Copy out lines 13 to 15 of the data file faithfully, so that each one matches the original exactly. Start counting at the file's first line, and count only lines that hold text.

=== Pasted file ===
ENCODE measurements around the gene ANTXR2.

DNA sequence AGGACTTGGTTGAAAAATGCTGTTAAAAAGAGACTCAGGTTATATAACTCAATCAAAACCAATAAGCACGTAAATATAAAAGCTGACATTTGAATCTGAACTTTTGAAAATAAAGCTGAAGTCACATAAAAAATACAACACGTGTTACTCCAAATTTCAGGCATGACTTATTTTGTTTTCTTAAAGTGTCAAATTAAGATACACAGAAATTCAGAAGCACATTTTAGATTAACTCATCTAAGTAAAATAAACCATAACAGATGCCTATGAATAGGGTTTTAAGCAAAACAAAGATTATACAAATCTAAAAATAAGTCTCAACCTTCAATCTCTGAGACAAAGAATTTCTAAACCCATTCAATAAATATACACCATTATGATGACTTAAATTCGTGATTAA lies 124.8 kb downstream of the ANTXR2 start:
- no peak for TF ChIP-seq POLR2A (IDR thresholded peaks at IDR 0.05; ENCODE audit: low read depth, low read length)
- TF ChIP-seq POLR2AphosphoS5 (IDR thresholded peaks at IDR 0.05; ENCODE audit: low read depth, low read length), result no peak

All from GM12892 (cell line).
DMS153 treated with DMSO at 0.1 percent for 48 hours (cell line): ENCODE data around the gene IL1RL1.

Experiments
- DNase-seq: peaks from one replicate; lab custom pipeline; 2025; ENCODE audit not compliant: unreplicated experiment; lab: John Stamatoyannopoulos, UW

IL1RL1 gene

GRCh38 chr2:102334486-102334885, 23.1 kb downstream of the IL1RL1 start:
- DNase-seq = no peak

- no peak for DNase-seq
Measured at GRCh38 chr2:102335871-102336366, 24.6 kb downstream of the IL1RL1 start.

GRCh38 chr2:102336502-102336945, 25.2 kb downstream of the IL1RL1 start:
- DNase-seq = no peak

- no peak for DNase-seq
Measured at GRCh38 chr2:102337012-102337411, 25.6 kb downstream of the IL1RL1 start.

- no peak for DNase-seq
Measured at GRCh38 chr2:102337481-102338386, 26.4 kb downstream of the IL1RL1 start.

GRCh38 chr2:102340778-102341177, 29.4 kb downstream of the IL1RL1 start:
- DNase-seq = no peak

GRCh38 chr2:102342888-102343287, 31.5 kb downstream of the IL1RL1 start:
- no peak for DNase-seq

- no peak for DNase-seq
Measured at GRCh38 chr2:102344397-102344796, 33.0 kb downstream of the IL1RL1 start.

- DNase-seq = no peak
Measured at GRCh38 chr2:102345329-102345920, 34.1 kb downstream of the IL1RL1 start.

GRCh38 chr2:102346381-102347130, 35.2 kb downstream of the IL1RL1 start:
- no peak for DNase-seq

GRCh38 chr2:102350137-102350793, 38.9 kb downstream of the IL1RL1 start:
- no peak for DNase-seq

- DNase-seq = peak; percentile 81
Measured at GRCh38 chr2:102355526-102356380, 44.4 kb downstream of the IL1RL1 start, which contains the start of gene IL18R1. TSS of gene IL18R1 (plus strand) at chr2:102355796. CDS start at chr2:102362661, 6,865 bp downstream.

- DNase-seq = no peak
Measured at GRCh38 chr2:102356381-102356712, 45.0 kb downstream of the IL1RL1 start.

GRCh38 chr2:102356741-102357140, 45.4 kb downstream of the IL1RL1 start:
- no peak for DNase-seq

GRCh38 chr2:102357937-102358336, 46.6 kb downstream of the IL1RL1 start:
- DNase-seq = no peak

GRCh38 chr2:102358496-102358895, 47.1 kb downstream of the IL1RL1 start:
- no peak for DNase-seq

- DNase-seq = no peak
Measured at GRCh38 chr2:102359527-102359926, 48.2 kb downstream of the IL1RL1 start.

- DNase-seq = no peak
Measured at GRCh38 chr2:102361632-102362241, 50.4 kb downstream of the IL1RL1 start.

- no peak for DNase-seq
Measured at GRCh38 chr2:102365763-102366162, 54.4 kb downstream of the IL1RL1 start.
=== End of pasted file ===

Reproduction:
Measured at GRCh38 chr2:102335871-102336366, 24.6 kb downstream of the IL1RL1 start.

GRCh38 chr2:102336502-102336945, 25.2 kb downstream of the IL1RL1 start:
- DNase-seq = no peak